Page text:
TALLAHASSEE — After racking up more than $650,000 in legal fees, Florida Gov. Rick Scott is refusing to back down from his drug-testing crusade, most recently objecting to an attempt to close a drawn-out legal battle over requiring state workers to submit to urinalysis.
Scott, who campaigned on the issue of drug-testing welfare recipients in his first run for governor in 2010, has lost nearly every courtroom attempt to require drug screenings for state workers and applicants for the welfare program Temporary Assistance for Needy Families, or TANF. The governor asked the U.S. Supreme Court to weigh in on his employee drug-testing policy, but the court turned him down in April.
The 11th U.S. Circuit Court of Appeals ruled last year that Scott could not constitutionally justify drug testing for all types of state employees without a reason, though it said testing could occur for some workers such as those in “safety-sensitive” positions.
A federal judge in Miami forced Scott and the American Civil Liberties Union of Florida, which represents a state workers’ union, to hash out which jobs should be taken off the table. U.S. District Judge Ursula Ungaro appointed a special master to oversee negotiations between Scott and the ACLU. The talks dragged on for months, and special master Louis Brown’s tab is more than $100,000 so far, with the state paying $70,000 and the ACLU responsible for the rest.
Now, the ACLU wants to amend its lawsuit by limiting the legal challenge to the job classes on which the governor has already relented. In its request, the ACLU argued that the workers are entitled to a final decision guaranteeing that they are not subject to suspicion-less drug testing.
“At this point, the governor cannot escape the conclusions of law in the prior appeal --- namely that ‘[s]urrendering to drug testing in order to remain eligible for a government benefit such as employment … is not the type of consent that automatically renders a search reasonable as a matter of law … and that the governor’s ‘generic’ interests in a ‘safe and efficient workplace’ do not constitute a special need because they would otherwise eviscerate the Fourth Amendment’s individualized suspicion requirement,” ACLU lawyer Shalini Goel Agarwal wrote in the amended complaint filed late last month.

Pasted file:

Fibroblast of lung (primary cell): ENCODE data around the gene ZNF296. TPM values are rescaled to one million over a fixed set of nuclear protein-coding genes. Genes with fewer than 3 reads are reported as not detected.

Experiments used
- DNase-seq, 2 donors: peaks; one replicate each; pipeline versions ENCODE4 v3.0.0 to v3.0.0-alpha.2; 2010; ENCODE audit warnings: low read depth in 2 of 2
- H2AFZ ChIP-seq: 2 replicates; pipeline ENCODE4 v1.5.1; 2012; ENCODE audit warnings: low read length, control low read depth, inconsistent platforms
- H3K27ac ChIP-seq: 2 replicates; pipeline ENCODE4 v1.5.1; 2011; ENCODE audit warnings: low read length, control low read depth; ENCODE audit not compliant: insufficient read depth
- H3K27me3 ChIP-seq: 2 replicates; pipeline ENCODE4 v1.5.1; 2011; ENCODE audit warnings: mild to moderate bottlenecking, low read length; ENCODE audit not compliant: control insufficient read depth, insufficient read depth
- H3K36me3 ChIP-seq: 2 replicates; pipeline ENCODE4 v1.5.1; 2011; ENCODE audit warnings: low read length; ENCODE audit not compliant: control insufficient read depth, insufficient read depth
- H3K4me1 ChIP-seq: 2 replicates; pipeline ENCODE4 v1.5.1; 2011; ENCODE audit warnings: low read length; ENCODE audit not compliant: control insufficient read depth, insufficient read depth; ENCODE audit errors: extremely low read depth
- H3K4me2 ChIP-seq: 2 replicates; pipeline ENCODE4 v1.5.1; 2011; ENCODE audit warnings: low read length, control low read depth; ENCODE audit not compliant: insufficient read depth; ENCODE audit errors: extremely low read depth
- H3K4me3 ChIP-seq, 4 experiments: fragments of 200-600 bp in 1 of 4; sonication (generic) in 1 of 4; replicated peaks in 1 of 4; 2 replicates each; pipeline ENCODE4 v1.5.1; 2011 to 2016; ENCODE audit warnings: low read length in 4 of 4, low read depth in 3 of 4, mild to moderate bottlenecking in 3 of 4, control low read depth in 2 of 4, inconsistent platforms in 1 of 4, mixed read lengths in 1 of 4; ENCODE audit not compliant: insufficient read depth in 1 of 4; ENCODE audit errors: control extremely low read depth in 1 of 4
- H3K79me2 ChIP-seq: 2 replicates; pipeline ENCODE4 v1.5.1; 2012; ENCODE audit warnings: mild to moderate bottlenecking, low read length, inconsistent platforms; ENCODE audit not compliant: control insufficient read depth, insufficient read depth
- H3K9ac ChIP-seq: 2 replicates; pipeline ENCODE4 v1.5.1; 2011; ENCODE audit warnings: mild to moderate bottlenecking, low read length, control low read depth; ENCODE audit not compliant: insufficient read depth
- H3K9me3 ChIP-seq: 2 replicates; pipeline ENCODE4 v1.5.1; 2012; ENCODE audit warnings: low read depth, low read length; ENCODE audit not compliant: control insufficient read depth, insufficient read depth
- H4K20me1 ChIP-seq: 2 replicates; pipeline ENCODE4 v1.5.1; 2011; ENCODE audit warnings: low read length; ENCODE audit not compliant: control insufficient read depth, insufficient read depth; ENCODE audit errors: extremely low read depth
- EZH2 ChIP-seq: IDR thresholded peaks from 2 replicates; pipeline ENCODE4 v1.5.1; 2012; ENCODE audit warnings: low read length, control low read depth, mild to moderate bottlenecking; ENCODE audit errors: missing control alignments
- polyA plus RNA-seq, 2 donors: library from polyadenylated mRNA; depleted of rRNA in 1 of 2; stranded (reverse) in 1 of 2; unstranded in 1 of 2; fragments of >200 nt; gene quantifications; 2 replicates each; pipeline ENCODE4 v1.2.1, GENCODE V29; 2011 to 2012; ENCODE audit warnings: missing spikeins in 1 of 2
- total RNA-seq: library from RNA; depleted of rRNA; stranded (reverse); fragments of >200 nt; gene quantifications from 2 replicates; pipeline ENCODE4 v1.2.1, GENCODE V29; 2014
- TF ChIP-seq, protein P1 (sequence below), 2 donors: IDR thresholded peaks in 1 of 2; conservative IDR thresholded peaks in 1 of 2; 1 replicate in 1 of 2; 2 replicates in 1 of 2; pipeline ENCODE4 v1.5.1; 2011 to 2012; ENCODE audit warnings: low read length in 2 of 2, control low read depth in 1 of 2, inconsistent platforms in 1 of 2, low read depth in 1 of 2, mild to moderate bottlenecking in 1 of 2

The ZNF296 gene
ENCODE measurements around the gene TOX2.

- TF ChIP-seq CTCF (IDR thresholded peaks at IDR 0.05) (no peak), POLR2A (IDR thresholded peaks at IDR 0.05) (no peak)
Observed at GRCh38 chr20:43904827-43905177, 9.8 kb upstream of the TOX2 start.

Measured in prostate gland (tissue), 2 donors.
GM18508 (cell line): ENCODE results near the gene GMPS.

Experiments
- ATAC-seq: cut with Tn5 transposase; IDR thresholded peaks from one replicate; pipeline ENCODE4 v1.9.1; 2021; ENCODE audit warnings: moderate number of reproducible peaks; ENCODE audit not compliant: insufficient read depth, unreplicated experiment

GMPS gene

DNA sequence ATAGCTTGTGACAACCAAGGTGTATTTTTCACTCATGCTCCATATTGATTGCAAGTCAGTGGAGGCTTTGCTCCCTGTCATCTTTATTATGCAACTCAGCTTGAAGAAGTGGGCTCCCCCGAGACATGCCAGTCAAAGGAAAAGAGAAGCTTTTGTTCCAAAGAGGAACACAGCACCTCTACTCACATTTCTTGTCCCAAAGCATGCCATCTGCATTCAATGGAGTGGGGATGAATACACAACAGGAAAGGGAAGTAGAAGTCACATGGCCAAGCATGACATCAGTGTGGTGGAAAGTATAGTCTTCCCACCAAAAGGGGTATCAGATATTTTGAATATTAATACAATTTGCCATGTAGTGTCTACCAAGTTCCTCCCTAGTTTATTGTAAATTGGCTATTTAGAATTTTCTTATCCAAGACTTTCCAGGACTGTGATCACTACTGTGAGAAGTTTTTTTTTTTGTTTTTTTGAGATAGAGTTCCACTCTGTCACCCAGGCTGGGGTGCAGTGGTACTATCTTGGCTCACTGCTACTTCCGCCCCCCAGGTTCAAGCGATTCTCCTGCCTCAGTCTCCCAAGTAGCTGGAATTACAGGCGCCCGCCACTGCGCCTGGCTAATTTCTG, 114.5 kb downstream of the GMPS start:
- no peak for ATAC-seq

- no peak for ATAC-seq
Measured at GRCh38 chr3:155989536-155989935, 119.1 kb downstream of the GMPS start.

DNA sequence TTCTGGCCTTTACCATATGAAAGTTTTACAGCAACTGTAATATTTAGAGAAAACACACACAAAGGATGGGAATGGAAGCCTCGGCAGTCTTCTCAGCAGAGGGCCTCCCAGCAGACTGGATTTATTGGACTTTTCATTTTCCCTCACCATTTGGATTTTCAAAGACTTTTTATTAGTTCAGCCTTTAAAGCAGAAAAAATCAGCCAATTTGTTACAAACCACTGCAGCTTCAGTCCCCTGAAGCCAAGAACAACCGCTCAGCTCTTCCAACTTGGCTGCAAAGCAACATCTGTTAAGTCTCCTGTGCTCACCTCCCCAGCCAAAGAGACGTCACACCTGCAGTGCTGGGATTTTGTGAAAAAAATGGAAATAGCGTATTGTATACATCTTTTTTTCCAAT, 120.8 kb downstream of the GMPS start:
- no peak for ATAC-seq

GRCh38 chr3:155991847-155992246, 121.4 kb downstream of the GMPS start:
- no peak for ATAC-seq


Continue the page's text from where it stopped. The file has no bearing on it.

But, in a response filed late Monday, Scott’s lawyer argued strenuously against cutting short the lawsuit, accusing the ACLU of trying to turn a partial victory into a total win by getting a ruling only on the types of jobs in which the governor has already agreed he can’t justify drug testing without a reason.
“Its request to obtain a one-sided final judgment on a subset of positions is an attempt to side-step the orders of both this court and the Eleventh Circuit, and to deny the governor the opportunity to obtain a judgment as to the positions the union has agreed he may constitutionally drug test pursuant to (Scott’s executive order), as well as those positions he intends to establish are legally subject to testing. This strategy raises legitimate questions about the union’s motives,” attorney Thomas Bishop wrote.
The state has paid Bishop nearly $180,000 since he started working on the case earlier this year. Taxpayers could also be on the hook for at least $180,000 in legal fees incurred by the ACLU.
Thus far, the state has also racked up $307,883.62 in legal fees and costs in the welfare-applicants testing case, according to the Department of Children and Families. That does not include potentially hefty charges for legal fees from the ACLU. A federal appeals court earlier this month ruled that mandatory, suspicion-less drug testing of TANF applicants is unconstitutional, but Scott has not yet said whether he will appeal.
In the state-worker case, Scott this summer agreed that people in more than 700 types of jobs --- more than half of about 13,000 employees represented by the American Federation of State, County and Municipal Employees including accountants, economists and translators --- should not be required to undergo the drug screens without reason. Last month, Scott and the ACLU added another 203 job classes to the list.
But, while Scott has agreed not to test those classes of jobs, he has not conceded that forcing state employees to undergo urinalysis is unconstitutional despite court rulings that initiated the compromises.
The courts have ruled that flat-out drug testing of all state workers violates Fourth Amendment protections against unreasonable searches and seizures by the government. But some workers, such as those who carry weapons, can be forced to submit to random urine tests if the state can show a “special interest” for doing so.
It has taken a year for Scott to come up with a list of workers who meet the criteria, Agarwal said.
“As we said in our motion, what plaintiff has been seeking for the three-and-a-half years is to vindicate the principle that mandatory, across-the-board testing of employees and job applicants is unconstitutional. So our motion to amend the complaint seeks to bring a close to this three-and-a-half-year long saga to establish that principle,” Agarwal told The News Service of Florida on Wednesday. “We’ve come to this point because it’s taken that long to get him to admit who it is that he can’t test.”